Trevor Noah used his stage time at the Oscars to honor his South African roots – and to poke a little healthy fun at white people while he was at it.
The Daily Show host shared a Xhosa proverb while introducing Best Picture nominee Black Panther. Except that it wasn’t an inspirational quote, but Noah saying, “White people don’t know I’m lying.”
“Growing up as a young boy in Wakanda, I would see King T’Challa flying over our village,” Noah joked. “And he would remind me of a great Xhosa phrase.”
It turns out the next part was also a joke; Noah spoke in Xhosa and then translated his words to “In times like these, we are stronger when we fight together than when we try to fight apart.”
South African viewers and news outlets including BBC Africa were quick to catch that “abelungu abazi ubu ndiyaxoka” actually means “white people don’t know I’m lying,” a massive inside joke for all Xhosa speakers and nod to Noah’s roots.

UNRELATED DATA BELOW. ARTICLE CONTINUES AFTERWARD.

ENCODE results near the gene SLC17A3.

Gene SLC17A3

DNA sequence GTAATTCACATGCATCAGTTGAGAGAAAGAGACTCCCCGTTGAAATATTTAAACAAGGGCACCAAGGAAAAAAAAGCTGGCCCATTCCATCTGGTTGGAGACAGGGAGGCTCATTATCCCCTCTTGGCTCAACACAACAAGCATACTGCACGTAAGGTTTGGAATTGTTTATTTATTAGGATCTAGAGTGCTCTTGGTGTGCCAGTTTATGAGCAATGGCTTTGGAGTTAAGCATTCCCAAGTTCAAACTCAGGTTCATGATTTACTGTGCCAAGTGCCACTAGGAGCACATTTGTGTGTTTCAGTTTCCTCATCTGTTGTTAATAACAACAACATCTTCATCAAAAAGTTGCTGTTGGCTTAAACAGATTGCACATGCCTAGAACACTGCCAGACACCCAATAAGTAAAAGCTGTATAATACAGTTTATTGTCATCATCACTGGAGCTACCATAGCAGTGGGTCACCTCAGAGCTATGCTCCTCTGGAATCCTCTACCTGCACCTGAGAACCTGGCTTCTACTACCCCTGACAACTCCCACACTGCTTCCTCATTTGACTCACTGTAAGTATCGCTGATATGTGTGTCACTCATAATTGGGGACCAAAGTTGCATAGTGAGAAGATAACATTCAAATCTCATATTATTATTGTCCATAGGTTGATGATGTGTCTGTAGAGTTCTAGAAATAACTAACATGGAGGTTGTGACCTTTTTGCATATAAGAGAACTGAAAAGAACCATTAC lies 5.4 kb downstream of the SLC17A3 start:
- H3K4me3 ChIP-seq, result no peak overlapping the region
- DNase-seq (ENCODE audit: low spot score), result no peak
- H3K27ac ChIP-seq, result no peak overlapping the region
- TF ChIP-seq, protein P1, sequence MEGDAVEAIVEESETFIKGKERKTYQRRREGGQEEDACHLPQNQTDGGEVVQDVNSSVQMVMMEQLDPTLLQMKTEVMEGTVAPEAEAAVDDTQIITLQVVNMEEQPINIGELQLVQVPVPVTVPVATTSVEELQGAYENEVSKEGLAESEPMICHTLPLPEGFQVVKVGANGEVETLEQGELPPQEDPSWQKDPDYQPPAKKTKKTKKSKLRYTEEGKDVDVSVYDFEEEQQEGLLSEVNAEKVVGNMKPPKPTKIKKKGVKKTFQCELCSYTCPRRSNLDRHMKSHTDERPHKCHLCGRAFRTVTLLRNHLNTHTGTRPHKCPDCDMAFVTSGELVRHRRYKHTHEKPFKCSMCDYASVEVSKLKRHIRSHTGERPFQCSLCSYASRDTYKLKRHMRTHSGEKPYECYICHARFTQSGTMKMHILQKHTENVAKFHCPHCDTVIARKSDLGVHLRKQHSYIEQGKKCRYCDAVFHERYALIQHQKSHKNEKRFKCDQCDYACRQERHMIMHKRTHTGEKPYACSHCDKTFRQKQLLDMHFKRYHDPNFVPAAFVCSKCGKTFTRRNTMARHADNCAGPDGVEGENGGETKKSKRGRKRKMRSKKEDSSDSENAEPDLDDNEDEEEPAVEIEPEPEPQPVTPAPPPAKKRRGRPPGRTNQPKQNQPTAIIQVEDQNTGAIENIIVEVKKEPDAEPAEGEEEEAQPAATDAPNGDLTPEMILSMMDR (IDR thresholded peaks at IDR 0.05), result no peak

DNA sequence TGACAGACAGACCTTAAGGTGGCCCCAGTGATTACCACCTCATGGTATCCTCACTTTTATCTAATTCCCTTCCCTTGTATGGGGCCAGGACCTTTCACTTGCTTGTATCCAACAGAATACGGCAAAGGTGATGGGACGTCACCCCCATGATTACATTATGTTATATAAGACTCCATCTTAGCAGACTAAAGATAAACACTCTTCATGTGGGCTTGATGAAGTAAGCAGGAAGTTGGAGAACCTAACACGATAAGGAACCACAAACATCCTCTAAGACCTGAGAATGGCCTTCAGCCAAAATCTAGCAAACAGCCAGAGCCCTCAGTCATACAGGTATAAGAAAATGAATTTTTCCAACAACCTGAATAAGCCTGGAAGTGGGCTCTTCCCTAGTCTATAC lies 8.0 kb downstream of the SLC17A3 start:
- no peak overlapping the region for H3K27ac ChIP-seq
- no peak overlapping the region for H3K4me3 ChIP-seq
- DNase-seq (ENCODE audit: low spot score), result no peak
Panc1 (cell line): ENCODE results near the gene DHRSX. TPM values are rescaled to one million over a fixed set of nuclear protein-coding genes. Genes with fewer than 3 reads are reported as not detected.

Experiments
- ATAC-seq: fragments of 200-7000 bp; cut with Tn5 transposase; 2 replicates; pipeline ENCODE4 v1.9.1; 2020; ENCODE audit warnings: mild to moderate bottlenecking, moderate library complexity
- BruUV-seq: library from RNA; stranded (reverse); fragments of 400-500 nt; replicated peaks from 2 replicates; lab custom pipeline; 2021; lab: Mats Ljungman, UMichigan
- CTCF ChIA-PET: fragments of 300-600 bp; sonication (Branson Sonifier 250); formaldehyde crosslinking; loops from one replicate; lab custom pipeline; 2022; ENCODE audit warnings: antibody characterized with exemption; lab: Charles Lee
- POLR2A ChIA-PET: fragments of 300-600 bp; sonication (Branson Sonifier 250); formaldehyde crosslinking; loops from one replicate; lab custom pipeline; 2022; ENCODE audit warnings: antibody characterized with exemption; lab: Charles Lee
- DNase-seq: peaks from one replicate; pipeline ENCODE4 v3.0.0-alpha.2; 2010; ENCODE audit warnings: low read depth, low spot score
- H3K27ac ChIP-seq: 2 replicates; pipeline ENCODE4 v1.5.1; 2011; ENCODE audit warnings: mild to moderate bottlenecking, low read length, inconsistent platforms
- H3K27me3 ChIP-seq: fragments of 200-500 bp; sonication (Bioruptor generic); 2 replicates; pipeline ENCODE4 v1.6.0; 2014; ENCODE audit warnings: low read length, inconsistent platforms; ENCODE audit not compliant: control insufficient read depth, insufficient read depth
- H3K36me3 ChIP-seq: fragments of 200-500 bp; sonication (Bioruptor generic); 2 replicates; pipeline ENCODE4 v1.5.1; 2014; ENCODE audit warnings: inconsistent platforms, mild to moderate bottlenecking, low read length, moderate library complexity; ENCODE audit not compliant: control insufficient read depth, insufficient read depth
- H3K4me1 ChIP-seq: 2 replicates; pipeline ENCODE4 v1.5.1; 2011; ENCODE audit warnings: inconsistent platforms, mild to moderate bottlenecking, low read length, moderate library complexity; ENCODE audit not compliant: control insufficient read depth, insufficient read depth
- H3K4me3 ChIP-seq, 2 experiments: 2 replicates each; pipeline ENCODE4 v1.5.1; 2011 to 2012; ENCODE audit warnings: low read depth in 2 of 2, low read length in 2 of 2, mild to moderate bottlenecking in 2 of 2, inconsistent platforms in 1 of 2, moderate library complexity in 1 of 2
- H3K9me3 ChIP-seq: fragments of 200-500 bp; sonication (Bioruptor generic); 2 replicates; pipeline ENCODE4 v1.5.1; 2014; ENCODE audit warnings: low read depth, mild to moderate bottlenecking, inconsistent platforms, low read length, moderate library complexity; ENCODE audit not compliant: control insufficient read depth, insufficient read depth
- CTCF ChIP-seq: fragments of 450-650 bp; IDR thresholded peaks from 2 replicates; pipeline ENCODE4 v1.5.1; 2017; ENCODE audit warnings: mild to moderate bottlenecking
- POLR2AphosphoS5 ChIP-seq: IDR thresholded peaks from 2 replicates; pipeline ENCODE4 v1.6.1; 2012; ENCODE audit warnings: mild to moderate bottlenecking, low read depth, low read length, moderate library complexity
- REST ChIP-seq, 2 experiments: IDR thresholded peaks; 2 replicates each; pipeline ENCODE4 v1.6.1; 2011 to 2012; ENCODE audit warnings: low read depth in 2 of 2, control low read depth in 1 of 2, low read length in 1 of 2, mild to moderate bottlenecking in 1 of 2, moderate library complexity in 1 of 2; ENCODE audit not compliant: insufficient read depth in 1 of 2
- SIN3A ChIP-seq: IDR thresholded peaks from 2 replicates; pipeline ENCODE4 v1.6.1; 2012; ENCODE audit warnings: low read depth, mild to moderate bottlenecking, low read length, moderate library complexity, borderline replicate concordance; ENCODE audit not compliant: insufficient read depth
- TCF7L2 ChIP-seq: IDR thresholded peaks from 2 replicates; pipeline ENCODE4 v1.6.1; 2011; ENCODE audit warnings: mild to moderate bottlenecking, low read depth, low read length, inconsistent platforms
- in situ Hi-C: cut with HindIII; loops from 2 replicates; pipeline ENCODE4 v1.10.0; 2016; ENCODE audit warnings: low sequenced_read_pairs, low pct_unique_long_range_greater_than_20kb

The false translation received applause at the Oscar ceremony for an admirable sentiment, but his quiet subversion illustrates that advocating unity on a surface level isn’t enough. This particular idea is a major criticism of Best Picture winner Green Book, whose producers have accepted every major award by emphasizing that we’re all people who are more similar than different.
Noah’s words show that if we truly want to fight together for equality, then we must know and understand each other and fight in earnest – not just clap and smile at the mere idea of it.